I think it’s interesting to note that the places where we stay are always as important to me as the sights we see. That’s why we spend so much time finding accommodations which will suit us… we hope. Older hotels, apartments in historic areas, a few rural places like where we are staying now just outside the Peneda-Gerês National Park, make our trips more memorable. I know that many won’t agree and say that a guesthouse or hotel is just a place to sleep. But not for us.
But that more detailed post will have to wait until I am working on my big computer. At the moment, as I said in my Lisbon post, I have about an inch wide window in which to compose, once the keyboard on my iPad mini is activated. Hence my not noticing that I’d said we visited Sinatra, instead of Sintra, when we were in Lisbon. Ha. So please excuse the occasional proofreading glitch.
After two nights in Coimbra we headed for Porto and an apartment right in the thick of things.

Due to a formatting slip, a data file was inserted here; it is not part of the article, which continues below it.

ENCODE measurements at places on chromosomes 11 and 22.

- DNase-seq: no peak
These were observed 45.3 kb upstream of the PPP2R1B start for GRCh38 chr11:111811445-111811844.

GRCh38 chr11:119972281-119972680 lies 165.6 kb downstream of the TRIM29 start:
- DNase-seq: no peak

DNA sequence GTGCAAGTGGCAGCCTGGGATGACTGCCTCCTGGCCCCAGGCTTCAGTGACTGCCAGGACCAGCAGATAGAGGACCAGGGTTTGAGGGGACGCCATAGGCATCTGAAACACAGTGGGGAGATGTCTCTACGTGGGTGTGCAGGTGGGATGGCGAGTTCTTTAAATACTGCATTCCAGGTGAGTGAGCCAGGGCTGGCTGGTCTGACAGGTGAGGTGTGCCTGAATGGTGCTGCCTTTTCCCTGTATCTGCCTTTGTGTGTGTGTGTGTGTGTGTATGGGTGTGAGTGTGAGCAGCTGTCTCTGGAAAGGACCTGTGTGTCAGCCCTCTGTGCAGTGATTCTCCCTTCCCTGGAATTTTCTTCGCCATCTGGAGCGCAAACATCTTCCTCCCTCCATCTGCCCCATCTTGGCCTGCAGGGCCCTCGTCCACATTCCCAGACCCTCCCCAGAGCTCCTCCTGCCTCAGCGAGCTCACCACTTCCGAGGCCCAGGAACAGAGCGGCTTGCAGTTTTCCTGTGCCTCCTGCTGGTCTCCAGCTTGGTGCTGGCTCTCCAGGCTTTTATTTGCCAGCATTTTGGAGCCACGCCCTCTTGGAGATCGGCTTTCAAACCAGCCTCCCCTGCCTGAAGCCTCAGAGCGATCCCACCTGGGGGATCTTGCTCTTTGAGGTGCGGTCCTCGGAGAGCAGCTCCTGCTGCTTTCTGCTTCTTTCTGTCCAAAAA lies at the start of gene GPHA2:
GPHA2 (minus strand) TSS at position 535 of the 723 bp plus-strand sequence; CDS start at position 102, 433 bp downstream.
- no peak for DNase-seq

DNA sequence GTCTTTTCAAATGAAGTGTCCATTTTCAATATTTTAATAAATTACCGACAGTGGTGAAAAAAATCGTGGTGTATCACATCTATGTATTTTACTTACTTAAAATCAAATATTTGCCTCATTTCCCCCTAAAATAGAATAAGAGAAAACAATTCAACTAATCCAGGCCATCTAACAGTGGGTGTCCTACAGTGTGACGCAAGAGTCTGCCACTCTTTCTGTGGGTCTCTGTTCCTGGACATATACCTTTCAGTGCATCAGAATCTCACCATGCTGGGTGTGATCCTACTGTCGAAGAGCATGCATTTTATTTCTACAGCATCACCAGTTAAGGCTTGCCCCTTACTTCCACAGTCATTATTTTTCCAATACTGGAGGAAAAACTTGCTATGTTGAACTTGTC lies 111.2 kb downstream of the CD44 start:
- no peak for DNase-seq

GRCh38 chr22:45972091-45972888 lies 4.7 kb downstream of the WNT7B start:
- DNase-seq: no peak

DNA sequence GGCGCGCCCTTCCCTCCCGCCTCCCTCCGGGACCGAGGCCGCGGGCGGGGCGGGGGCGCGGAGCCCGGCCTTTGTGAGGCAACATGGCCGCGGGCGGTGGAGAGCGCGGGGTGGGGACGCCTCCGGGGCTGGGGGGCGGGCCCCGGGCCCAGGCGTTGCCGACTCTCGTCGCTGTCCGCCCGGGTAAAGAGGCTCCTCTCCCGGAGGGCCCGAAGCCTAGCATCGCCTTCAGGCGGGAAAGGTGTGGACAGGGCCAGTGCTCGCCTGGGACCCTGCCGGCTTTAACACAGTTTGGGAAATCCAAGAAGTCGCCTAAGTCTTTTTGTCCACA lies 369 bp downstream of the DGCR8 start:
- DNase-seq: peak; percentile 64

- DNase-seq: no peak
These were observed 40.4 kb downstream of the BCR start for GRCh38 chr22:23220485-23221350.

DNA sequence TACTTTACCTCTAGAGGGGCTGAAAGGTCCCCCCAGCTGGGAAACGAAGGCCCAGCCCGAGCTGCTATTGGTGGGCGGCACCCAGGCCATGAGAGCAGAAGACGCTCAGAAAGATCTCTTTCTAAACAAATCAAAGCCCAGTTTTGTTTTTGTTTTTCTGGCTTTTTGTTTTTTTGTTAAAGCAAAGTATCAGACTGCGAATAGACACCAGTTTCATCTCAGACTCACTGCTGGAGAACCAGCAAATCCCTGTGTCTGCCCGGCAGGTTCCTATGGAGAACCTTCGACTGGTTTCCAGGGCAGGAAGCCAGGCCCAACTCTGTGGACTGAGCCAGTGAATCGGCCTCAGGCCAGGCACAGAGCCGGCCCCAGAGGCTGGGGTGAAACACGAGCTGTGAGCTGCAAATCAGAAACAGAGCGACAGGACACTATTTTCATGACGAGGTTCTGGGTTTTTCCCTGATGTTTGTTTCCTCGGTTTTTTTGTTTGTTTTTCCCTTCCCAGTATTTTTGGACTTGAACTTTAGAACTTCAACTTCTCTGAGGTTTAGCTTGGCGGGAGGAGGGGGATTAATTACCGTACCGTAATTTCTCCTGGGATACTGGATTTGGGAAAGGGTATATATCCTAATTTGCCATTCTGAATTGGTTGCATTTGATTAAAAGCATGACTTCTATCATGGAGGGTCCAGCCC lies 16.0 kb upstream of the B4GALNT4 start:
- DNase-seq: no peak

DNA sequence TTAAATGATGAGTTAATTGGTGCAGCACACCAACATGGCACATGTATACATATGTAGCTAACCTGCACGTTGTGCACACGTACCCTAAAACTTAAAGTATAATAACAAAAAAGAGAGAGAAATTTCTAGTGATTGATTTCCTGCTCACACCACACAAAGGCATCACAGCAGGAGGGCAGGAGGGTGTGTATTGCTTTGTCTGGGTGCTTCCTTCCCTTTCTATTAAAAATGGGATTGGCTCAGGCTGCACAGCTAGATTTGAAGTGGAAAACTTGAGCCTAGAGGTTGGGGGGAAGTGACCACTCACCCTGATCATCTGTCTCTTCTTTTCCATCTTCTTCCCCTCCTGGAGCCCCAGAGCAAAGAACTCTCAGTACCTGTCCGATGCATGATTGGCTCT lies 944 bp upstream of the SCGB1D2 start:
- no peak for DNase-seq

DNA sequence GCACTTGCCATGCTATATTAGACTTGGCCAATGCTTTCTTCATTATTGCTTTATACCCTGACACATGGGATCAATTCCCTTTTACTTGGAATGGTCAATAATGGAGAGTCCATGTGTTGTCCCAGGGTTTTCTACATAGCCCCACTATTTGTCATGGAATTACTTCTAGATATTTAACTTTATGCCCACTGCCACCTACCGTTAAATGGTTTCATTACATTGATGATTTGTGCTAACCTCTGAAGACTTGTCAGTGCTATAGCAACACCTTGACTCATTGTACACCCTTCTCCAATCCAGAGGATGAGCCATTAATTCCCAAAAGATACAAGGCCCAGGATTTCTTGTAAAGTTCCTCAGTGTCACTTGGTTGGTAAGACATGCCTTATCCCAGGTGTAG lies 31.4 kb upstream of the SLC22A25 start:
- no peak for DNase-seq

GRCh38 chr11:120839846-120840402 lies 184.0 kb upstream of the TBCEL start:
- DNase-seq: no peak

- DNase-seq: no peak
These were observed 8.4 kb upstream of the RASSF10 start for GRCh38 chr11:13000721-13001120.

The apartment where we stayed, on a cobbled hilly street, had a huge second- floor terrace where we had our glass of wine each night and watched the action below in the cafes and wine bars. Then we left the youngsters to their revels and closed our soundproof door and windows. Ha.
Hubby had a health issue in Porto, a hugely swollen foot, so painful he could hardly walk. But the company who owned our apartment had an emergency number, and the lovely girl on duty sent us a doctor within an hour. Seriously. A doctor doing house calls. We had to pay, of course. But the prescription he wrote fixed Hubby right up in a couple of days. And my pharmacist sister to whom I texted the name of the medication said that the young doctor’s recommendation was spot on. Always nice to have a consulting pharmacist only a text away, folks.
We were charmed by Porto. Me especially by the beautiful cobalt blue Azulejos tiles. And the Mercado do Bolhão, where we had the best coffee and bought treats for our supper.
We walked a bit on our first day, but Hubby was in a lot of pain. So we took a slow day after that when I did a laundry and he napped and rested his foot. You know, even the laundromat was lovely in Porto. The attendant could not do enough to help me. When I thanked him profusely as I was leaving with all our clothes washed, dried, and folded, plus some quality book time under my belt, he said to be sure to tell everyone in Canada that Porto laundromats are the best. So I have.